Few plan sponsors said they expect to trigger the excise tax for high-cost health plans (or “Cadillac” tax) in 2018. Overall, 15.0 percent of plan sponsors indicated they expect that at least one of their health plans will trigger the Cadillac tax (Figure 7). Larger employers were more likely than smaller ones to expect to trigger the Cadillac tax. One-quarter (23.9 percent) of employers with 750 or more full-time equivalents expected to trigger the Cadillac tax, compared with 13.2 percent among employers with less than 750 full-time equivalents.
When asked about the type of health plan that is expected to trigger the Cadillac tax, sponsors answered that preferred provider organizations (PPOs) were much more likely than other types of health plans to trigger the tax, regardless of firm size. Three-quarters (74.3 percent) of plan sponsors reported that their PPO will trigger the Cadillac tax (Figure 8). In contrast, 18.5 percent of plan sponsors reported that their health maintenance organization (HMO) will trigger the Cadillac tax; 17.3 percent reported it will be their point-of-service (POS) plan; 7.6 percent reported it will be their consumer-driven health plan (CDHP); and 4.8 percent reported that it will be their exclusive provider organization (EPO).
Plan sponsors that expected to trigger the Cadillac tax were asked an open-ended question regarding actions that they planned to take to avoid it. At this point, no option dominates as the main planned action, and many plan sponsors do not yet know what they will do to avoid the tax. About 17 percent said they plan to change plans, 10.6 percent said they plan to reduce coverage, and 9.7 percent said they plan to increase employee contributions. Only 4.7 percent said they plan to introduce a high-deductible health plan, and only 3.5 percent said they plan to introduce a private health insurance exchange. About 4.7 percent said they plan to do nothing to avoid the Cadillac tax. Overall, 29.4 percent did not yet know what they plan to do to avoid the tax. Among the 15.3 percent in the “other” category, no more than 2 percent chose any action, with volunteered answers including “repeal Obamacare”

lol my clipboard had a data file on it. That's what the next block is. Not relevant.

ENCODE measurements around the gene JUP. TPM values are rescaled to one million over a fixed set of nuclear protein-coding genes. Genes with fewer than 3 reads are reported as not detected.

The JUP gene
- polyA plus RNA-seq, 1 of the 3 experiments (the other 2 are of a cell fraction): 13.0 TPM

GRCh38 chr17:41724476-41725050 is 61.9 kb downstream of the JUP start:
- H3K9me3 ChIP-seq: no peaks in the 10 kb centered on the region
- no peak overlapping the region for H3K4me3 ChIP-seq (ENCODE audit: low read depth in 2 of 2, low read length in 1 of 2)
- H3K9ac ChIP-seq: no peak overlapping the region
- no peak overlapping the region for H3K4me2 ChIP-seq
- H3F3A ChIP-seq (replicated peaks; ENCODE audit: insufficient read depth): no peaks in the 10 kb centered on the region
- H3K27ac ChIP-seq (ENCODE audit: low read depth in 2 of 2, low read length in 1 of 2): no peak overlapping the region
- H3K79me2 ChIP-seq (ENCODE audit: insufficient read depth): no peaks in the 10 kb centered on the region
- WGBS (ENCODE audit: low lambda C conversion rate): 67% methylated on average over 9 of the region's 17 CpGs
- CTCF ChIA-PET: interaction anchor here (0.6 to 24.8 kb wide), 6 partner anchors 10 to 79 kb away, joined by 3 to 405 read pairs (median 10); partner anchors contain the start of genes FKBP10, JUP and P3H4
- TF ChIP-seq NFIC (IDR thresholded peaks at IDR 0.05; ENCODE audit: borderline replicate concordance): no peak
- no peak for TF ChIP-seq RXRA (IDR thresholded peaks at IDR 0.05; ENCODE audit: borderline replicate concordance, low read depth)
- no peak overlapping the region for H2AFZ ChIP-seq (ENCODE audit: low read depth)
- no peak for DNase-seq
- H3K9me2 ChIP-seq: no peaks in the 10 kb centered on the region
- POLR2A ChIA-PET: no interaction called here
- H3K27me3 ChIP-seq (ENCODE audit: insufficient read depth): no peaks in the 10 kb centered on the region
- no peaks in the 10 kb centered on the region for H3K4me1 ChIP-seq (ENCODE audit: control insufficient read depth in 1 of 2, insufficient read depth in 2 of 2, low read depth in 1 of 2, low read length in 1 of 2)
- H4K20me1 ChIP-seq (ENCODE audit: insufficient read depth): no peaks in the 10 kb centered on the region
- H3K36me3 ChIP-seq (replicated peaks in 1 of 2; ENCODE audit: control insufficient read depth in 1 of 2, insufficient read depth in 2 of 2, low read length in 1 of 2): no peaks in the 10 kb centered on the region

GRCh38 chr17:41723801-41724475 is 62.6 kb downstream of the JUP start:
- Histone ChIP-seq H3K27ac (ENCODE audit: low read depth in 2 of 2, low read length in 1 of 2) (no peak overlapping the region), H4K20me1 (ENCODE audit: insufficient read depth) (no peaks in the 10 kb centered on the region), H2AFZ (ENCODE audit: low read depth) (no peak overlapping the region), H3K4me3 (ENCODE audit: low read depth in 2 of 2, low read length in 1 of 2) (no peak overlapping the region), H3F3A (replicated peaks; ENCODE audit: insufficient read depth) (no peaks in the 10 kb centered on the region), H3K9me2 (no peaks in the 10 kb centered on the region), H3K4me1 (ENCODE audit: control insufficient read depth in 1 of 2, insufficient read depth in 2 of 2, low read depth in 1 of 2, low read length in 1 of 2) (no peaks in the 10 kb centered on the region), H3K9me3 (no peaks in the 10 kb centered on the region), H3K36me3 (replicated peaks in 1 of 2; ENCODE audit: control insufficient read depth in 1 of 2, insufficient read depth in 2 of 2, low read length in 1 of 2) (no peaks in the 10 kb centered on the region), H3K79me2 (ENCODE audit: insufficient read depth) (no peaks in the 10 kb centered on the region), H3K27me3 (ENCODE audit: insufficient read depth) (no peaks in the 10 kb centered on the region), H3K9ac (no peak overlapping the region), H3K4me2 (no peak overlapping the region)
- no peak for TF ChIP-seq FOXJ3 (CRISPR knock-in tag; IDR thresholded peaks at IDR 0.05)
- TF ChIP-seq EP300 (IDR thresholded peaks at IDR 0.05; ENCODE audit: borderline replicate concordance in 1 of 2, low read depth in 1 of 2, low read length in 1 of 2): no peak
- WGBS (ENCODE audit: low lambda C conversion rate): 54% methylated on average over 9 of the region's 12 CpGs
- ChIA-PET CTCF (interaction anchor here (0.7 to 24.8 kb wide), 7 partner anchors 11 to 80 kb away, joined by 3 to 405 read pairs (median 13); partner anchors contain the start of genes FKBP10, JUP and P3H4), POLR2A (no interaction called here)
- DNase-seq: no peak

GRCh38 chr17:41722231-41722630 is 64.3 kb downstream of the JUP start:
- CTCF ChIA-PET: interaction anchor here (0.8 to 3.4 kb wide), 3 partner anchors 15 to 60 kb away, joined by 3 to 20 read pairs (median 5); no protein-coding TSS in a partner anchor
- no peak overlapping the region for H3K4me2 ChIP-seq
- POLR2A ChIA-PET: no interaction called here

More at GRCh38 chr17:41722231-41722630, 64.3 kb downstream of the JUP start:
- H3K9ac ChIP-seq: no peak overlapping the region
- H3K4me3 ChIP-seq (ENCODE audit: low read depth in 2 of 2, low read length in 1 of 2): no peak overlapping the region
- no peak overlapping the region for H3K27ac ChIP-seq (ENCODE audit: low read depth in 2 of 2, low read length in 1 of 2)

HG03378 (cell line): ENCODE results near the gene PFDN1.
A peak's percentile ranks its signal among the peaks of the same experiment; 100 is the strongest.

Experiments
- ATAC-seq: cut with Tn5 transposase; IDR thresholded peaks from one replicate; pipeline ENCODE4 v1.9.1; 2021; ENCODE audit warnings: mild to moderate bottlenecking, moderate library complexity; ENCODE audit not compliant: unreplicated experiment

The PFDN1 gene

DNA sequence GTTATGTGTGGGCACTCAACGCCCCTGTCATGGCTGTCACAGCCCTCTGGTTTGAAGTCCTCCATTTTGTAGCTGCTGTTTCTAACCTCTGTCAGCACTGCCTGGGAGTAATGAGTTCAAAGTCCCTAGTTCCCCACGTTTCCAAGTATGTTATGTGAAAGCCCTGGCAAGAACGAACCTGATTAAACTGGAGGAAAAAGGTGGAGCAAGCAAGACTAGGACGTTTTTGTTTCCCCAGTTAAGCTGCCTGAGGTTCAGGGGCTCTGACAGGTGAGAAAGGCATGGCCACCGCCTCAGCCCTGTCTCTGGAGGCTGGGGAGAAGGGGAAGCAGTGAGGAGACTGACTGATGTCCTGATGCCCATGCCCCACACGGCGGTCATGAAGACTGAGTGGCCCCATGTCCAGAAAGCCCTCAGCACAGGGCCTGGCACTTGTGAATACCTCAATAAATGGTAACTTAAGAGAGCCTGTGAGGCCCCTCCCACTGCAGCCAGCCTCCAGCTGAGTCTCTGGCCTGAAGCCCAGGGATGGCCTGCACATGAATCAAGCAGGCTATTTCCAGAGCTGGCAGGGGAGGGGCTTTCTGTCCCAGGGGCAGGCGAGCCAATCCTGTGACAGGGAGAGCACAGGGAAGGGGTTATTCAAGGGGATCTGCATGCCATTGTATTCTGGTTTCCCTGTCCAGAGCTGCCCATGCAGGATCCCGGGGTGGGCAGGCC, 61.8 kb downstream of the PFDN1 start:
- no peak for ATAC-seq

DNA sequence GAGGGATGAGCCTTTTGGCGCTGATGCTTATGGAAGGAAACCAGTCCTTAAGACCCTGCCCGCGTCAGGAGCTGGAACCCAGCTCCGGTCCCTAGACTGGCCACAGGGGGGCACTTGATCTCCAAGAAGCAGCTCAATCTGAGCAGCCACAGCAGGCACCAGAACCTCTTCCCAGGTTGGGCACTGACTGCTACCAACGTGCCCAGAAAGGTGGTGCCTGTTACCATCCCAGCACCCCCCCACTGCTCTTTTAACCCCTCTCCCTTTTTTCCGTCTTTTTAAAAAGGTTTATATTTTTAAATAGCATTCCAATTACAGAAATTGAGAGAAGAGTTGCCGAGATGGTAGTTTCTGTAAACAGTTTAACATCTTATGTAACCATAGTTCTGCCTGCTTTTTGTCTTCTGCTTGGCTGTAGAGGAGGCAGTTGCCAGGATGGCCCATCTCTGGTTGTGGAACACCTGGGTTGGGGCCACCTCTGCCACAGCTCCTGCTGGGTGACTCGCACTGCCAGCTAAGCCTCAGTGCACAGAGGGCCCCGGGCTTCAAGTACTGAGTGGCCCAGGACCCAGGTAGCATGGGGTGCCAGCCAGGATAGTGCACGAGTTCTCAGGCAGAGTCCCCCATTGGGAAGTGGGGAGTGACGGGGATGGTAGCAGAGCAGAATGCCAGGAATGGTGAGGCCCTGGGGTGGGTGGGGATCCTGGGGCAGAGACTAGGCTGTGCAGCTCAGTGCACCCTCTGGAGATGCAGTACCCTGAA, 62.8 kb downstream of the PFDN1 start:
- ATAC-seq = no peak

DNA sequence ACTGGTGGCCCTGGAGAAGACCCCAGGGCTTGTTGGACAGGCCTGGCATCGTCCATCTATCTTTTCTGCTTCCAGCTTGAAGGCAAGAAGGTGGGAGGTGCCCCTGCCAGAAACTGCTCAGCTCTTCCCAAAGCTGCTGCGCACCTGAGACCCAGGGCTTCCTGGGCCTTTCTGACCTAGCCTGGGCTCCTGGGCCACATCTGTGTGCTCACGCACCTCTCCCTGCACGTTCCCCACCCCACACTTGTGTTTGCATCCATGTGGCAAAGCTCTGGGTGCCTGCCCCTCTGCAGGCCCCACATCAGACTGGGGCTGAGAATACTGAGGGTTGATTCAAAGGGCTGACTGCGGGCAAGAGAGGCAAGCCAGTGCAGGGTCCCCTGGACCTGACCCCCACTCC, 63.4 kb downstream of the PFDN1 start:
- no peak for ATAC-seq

and “add a wellness program.”
Despite recent assertions that few workers will get health coverage through their job a decade from now,4 the SHRM/EBRI 2014 Health Benefits Survey found that only 1 percent of plan sponsors are planning to eliminate health benefits in 2015. However, while most workers will not see major changes to their benefits next year, they are likely to see a continuation of changes that employers have been making for a number of years.
A number of studies have found that cost sharing in the form of deductibles and co-payments has been increasing and is expected to continue increasing. Along the same lines, the introduction and expansion of CDHPs are expected to continue as well. Employers started using CDHPs over a decade ago and are at the point where they appear to be expanding their use.
In contrast to continuing expansion in the use of CDHPs, this analysis finds that few employers are planning to make changes to eligibility for spousal coverage and part-time worker benefits, and few are moving toward tiered networks, private health insurance exchanges, value-based insurance design, and reference pricing. Employers may be waiting for evidence from early adopters before making untested changes.
The exception appears to be that a relatively large number of employers continue to introduce wellness rewards and penalties. This may be the result of the combination of the PPACA-allowed higher financial incentives and the 2018 excise tax on high-cost health plans. Employers may also be focusing on wellness programs because of the link to worker risks and behaviors, which drive chronic conditions and account for a large percentage of overall spending on health care worldwide.5
Ultimately, concerns about triggering the excise tax on high-cost health plans may result in accelerated adoption of tiered networks, private health insurance exchanges, value-based insurance design, and reference pricing.
Read the full report, with graphs, references and footnotes, here.